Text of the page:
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Driscoll v. Bryant University

United States District Court, D. Rhode Island

August 7, 2019




         Christopher Driscoll is a former Physician's Assistant ("PA")[1] student at Bryant University. After the school and the program director, Jay Amrien, decelerated[2] him for poor performance, Mr. Driscoll brought this suit alleging disability discrimination and breach of contract. Bryant University and Mr. Amrien (collectively "Bryant") now move for summary judgment. ECF No. 32. Because the Court finds that Bryant did not violate the Americans with Disabilities Act ("ADA") or the Rehabilitation Act, and did not breach its contract with Mr. Driscoll, the Court GRANTS the Defendant's Motion for Summary Judgment.

         I. BACKGROUND

         In 2015, Bryant accepted Mr. Driscoll into its PA Program. ECF No. 39 at 5-6, ¶ 24. Bryant's PA Program is rigorous and involves frequent testing, about one exam every week, on many subjects. Id. at 1-2, ¶¶ 1-6. To proceed through the program, students must maintain a 3.0 GPA (75% or greater). Id. at 2, ¶ 8. If a student fails to obtain a 3.0 GPA for a term, that student will be placed on academic probation. ECF No. 33-2 at 20. If the student fails to attain the necessary 3.0 GPA for two terms, that student is subject to dismissal. Id. Despite, or perhaps because of the program's rigors, the school offers a generous remediation program that gives struggling students many ways to correct failing grades. ECF No. 39 at 3, ¶¶ 9-11. When a student fails a test, academic support is notified, and the student meets with faculty to address the issue. ECF No. 33-2 at 21. Further, the student may take a remediation test[3] and if the student passes the test, the failing grade will be replaced with a 75% (the minimum passing grade). Id.

         If a student fails an entire course, that student is placed on academic probation and must take a comprehensive course exam. Id. Failure of this exam results in deceleration. Id. Only two courses may be remediated during a single term and more than two failed courses within a term will result in dismissal from the program. Id.

         Mr. Driscoll did not begin his time at Bryant under the best circumstances.[4]During Mr. Driscoll's first term he failed three out of fourteen total exams (see ECF No. 35-15) and finished the term with a 2.86 GPA (ECF No. 33-16). A month into his second term, the Academic Support and Remediation Committee placed Mr. Driscoll on academic probation. Id. Several weeks later, Mr. Driscoll requested an accommodation for his Attention Deficit Hyperactivity Disorder ("ADHD"). ECF No. 39 at 13, ¶¶ 59-60. Bryant responded and, upon receipt of a doctor's note, promptly granted Mr. Driscoll an accommodation of time-and-a-half for each exam. Id. at 13-14, ¶¶ 62-66. Bryant made clear to Mr. Driscoll that it was his "responsibility to meet with professors to make practical arrangements for each accommodation." ECF No. 33-19. Bryant emphasized that "[f]aculty members are not required to provide accommodations unless the student follows through on all arrangements within the established timeframes." Id.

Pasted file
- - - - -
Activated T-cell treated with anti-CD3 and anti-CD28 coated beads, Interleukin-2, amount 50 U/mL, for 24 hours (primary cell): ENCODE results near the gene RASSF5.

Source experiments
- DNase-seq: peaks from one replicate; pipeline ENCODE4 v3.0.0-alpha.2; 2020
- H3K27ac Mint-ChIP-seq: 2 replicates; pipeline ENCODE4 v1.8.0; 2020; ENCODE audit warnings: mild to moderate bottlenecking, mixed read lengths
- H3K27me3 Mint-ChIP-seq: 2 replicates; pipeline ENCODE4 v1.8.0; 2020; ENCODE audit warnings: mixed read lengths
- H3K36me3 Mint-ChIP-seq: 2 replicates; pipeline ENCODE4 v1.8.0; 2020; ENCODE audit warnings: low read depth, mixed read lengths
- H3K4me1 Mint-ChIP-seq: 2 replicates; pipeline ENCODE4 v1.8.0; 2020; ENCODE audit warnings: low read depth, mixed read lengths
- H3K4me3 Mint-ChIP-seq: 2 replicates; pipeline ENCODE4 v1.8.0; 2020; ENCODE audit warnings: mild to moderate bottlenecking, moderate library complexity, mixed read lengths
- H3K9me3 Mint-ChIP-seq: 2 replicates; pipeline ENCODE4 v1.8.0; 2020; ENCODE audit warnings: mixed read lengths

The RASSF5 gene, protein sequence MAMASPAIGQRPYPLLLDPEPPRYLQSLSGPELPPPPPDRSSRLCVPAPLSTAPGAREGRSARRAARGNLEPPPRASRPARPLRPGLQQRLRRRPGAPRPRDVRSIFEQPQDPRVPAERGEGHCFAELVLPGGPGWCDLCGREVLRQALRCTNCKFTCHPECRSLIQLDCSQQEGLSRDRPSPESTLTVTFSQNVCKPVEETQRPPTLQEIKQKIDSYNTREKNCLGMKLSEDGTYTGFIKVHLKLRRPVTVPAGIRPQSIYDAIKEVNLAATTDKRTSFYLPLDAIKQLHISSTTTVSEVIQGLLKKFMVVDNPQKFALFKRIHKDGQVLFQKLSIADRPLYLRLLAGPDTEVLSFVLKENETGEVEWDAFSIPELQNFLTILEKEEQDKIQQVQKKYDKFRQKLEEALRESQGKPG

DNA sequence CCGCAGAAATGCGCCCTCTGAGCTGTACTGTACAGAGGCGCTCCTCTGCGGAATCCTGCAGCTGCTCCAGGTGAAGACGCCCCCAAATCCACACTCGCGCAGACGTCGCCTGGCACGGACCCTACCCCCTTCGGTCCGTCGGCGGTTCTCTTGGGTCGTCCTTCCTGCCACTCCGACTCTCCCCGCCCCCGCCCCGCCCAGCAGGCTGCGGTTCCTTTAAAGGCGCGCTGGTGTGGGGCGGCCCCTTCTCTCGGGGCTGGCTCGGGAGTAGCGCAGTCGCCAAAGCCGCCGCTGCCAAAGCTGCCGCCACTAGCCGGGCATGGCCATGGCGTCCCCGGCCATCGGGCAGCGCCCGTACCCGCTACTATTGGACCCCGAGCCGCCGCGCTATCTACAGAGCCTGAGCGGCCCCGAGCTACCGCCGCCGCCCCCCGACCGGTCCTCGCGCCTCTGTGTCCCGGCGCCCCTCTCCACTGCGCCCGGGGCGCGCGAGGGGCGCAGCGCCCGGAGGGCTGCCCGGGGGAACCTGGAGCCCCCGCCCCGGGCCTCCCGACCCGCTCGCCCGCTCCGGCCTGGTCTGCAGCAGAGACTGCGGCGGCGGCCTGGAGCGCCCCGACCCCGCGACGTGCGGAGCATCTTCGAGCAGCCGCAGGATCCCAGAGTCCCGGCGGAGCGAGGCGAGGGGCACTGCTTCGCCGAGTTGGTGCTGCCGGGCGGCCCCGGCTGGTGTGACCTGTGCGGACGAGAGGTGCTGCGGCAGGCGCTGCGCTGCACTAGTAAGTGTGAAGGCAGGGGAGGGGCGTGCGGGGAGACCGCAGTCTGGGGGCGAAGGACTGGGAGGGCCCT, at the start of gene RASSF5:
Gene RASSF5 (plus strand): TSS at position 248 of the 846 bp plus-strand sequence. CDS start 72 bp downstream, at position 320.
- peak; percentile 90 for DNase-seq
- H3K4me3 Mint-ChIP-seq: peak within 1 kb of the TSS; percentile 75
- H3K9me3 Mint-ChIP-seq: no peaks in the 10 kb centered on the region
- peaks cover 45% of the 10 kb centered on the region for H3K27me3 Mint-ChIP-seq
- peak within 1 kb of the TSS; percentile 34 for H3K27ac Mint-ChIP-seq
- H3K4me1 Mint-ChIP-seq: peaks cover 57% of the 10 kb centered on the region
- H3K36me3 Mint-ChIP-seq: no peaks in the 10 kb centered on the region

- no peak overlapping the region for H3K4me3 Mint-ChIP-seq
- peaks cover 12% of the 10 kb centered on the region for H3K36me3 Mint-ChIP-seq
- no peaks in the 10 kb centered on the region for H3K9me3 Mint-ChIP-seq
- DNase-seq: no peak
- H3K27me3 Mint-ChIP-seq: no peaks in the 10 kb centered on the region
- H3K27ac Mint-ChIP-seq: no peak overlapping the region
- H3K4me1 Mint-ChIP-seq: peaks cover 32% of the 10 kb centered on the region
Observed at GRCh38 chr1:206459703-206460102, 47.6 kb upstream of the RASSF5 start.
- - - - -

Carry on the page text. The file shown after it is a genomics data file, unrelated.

The PA Program's daily schedule was intense, with classes and exams being held in back-to-back time slots. Therefore, the time-and-a-half accommodation affected Mr. Driscoll in a specific way: If he used his accommodation, he would miss part of the group exams[5] (ECF No. 39 at 14, ¶ 67), these allowed students to re-take the exam as a group right after taking it alone. Id. at 4, ¶¶ 15-17. The groups had the opportunity to receive additional points on their own exams if the group did well.[6]ECF No. 39 at 5, ¶ 21. Mr. Driscoll received whatever points his group earned, but often missed some of the group exams. He raised no concern about the practical arrangement of his accommodation with his professors or PA Program staff, there is transcript evidence where he complained to Professor Christopher Furbee about the general rigors of the program and Professor Furbee responded that the schedule structure could not be changed. ECF No. 33-22 at 22, ¶¶ 2-25; ECF No. 40-4 at 8, ¶¶ 10-17.